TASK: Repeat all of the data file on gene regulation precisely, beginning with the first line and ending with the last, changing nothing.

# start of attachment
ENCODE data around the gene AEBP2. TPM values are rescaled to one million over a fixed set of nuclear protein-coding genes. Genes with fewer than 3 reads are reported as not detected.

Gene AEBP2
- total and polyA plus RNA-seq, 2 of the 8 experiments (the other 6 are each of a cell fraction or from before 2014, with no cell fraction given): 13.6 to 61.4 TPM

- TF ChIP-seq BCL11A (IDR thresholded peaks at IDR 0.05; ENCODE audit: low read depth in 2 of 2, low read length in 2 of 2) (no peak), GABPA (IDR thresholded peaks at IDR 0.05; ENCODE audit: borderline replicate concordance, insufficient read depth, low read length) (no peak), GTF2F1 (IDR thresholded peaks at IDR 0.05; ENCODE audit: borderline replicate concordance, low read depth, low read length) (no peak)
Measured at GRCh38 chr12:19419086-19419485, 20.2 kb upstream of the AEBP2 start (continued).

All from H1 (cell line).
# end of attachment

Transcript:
ENCODE data around the gene AEBP2. TPM values are rescaled to one million over a fixed set of nuclear protein-coding genes. Genes with fewer than 3 reads are reported as not detected.

Gene AEBP2
- total and polyA plus RNA-seq, 2 of the 8 experiments (the other 6 are each of a cell fraction or from before 2014, with no cell fraction given): 13.6 to 61.4 TPM

- TF ChIP-seq BCL11A (IDR thresholded peaks at IDR 0.05; ENCODE audit: low read depth in 2 of 2, low read length in 2 of 2) (no peak), GABPA (IDR thresholded peaks at IDR 0.05; ENCODE audit: borderline replicate concordance, insufficient read depth, low read length) (no peak), GTF2F1 (IDR thresholded peaks at IDR 0.05; ENCODE audit: borderline replicate concordance, low read depth, low read length) (no peak)
Measured at GRCh38 chr12:19419086-19419485, 20.2 kb upstream of the AEBP2 start (continued).

All from H1 (cell line).